AAS 200th meeting, Albuquerque, NM, June 2002
Session 51. The New Radio Universe
Topical Session Oral, Wednesday, June 5, 2002, 8:30-10:00am, 10:45am-12:30pm, 2:30-4:00pm, 4:15-6:00pm, Ballroom C

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[51.12] Super Star Clusters and Starburst Galaxies

K.E. Johnson (NRAO/U.Wisconsin)

High resolution radio telescopes have revolutionized the study of star formation in starburst galaxies. For example, the superior resolution and sensitivity of the Very Large Array has enabled the recent discovery of a number of extragalactic star clusters which are still deeply enshrouded in their natal material. These clusters appear to have properties which are analogous to those of ultracompact HII regions in the Galaxy, albeit vastly scaled up. Furthermore, a continuum of young embedded clusters have been found ranging between small OB associations to super star clusters, with the upper mass limit correlated to the overall star formation rate of the host galaxy. Invisible at optical and near-IR wavelengths, these clusters are generally identified in the radio regime as having an optically thick free-free spectral energy distribution at wavelengths < 6cm (\alpha > 0 for S\nu \propto \nu\alpha). The inferred properties of these objects are truly remarkable: they have estimated sizes of a few parsecs, masses of up to \approx 106 M\odot, electron densities up to \approx 105 cm-3, and ages possibly as young as a few \times 105 years. These properties imply that we may be witnessing the earliest stages of globular cluster evolution yet observed.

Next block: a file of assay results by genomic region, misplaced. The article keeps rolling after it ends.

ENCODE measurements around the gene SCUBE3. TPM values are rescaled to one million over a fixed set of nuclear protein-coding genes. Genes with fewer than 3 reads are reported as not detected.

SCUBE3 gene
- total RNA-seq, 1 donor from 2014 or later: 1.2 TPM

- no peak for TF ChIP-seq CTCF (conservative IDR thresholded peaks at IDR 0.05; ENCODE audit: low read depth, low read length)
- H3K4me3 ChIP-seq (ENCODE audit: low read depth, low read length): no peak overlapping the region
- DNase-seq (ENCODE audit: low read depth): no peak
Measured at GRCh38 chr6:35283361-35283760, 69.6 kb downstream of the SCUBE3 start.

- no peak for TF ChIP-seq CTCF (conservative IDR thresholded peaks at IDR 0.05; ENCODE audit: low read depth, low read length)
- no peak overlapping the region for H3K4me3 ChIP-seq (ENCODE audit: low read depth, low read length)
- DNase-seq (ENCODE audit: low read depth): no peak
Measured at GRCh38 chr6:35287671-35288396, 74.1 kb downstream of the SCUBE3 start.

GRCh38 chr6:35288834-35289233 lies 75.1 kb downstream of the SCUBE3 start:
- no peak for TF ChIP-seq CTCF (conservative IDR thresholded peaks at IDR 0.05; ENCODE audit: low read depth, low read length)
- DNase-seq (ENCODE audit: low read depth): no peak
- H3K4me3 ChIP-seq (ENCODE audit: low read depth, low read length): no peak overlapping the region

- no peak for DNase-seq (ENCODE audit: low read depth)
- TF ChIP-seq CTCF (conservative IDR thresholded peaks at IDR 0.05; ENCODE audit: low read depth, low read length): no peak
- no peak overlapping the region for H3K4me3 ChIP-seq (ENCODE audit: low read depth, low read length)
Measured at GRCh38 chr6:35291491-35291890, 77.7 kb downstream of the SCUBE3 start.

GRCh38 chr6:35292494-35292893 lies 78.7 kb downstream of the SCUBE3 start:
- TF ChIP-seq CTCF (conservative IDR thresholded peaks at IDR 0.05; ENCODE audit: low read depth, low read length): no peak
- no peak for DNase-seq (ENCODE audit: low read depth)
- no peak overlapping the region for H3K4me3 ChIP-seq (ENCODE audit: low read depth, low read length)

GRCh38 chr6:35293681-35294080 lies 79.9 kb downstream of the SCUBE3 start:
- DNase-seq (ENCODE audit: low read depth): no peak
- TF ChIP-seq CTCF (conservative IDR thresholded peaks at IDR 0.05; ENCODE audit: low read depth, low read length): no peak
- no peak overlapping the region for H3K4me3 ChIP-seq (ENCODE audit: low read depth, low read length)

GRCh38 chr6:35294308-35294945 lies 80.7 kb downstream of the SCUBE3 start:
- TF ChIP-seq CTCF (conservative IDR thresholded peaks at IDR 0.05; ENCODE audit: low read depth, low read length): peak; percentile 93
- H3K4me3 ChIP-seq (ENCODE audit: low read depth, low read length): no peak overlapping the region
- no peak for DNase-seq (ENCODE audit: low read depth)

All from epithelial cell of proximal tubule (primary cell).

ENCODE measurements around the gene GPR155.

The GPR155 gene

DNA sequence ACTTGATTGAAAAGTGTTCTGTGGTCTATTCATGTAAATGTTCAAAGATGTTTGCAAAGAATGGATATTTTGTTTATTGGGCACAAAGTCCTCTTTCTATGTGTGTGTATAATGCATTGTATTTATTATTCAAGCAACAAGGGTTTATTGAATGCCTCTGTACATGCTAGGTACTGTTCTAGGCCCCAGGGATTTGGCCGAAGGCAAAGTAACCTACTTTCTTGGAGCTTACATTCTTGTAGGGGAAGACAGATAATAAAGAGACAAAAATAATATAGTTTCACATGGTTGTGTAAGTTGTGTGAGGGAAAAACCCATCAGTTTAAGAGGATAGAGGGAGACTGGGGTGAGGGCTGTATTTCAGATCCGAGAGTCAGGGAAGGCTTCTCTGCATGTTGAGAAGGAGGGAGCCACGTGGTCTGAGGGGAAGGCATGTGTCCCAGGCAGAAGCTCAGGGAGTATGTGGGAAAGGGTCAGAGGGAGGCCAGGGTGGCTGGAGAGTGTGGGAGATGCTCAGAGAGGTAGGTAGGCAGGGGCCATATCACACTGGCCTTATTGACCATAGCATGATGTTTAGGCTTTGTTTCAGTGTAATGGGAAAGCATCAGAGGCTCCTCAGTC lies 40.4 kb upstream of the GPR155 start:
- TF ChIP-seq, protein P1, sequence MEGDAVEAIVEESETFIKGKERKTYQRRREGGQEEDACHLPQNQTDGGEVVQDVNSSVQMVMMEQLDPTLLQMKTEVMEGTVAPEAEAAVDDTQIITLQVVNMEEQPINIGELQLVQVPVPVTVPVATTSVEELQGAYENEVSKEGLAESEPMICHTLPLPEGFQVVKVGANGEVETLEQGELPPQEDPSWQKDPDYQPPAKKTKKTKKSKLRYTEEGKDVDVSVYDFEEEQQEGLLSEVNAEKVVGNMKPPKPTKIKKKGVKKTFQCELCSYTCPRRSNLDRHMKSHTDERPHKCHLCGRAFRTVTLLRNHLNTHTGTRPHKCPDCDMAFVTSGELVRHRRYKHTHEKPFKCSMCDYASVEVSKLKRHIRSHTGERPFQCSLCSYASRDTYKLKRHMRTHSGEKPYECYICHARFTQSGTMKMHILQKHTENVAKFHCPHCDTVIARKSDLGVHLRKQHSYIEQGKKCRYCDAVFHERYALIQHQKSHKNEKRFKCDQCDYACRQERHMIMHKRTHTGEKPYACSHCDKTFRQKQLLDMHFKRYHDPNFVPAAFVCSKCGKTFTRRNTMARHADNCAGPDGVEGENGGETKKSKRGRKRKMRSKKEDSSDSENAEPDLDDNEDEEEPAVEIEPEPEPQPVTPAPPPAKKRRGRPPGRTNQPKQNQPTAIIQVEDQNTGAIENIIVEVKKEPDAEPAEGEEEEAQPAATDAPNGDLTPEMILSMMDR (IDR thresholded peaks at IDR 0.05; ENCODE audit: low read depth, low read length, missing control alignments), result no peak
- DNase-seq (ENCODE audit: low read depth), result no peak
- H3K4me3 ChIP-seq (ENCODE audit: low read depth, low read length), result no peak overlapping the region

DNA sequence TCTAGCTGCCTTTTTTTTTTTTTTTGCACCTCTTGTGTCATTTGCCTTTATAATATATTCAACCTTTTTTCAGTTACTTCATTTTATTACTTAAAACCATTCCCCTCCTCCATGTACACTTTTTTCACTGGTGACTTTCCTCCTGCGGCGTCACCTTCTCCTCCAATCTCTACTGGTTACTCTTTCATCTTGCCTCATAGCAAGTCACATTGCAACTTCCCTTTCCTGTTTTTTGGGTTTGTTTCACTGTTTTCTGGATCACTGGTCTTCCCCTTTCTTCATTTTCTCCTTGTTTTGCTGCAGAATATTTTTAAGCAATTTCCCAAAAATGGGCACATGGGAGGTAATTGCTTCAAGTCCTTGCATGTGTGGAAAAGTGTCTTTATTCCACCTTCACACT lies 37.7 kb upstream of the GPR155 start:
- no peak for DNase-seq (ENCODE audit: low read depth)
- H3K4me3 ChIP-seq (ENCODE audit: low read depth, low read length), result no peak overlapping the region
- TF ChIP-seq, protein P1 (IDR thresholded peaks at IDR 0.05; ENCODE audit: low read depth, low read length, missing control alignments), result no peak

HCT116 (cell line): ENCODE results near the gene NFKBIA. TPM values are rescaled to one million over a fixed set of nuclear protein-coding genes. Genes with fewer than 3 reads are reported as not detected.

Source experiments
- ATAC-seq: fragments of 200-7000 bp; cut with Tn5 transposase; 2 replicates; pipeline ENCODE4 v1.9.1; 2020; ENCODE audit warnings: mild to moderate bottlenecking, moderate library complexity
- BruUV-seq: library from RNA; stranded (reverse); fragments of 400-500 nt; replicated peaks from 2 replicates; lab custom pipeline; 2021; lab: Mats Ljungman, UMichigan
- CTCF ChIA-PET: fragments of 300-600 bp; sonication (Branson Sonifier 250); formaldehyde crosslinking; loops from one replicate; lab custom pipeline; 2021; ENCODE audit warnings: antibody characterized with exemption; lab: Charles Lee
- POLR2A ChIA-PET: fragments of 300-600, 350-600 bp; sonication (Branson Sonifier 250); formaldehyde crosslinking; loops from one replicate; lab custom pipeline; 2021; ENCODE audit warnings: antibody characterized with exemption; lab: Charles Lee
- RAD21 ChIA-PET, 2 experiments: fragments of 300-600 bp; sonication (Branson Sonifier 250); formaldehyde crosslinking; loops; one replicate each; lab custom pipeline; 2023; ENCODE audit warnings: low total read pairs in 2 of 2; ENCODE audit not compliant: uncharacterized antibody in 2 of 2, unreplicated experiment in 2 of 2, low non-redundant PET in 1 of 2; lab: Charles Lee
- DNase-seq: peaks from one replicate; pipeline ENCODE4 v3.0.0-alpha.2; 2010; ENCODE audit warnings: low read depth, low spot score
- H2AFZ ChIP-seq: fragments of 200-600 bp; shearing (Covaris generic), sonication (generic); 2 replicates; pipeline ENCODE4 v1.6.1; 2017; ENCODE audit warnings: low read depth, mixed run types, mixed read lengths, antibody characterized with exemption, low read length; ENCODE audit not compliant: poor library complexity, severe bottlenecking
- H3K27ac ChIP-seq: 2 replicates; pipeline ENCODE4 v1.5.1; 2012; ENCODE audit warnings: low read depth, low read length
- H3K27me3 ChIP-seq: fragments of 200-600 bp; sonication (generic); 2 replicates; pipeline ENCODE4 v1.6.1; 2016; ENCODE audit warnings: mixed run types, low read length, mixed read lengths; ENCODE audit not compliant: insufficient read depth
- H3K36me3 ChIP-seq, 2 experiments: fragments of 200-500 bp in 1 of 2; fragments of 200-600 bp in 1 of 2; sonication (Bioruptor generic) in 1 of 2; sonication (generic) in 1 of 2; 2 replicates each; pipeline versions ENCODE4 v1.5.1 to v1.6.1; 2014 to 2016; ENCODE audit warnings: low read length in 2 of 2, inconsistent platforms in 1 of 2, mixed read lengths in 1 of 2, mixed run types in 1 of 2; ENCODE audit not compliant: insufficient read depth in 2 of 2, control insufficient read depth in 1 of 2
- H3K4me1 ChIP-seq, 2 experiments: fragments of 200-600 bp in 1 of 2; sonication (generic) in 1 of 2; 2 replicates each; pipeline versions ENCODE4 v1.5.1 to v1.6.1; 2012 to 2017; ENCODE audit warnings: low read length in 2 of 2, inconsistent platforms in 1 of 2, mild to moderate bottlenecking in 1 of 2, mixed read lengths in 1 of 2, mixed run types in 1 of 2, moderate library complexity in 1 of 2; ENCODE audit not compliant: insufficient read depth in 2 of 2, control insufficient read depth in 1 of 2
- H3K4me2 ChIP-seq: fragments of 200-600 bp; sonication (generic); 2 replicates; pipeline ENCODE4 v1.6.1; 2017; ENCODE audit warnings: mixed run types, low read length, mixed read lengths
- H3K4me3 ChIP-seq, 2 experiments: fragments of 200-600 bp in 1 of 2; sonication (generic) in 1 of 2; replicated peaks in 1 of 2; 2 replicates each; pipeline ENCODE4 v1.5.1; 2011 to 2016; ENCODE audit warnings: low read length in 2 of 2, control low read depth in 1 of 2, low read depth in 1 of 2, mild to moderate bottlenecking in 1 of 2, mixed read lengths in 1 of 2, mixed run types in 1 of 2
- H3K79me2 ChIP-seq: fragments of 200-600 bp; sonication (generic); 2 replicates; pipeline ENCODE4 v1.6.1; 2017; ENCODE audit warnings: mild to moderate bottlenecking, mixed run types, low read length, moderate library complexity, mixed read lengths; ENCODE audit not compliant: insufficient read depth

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Bulletin of the American Astronomical Society, 34
© 2002. The American Astronomical Soceity.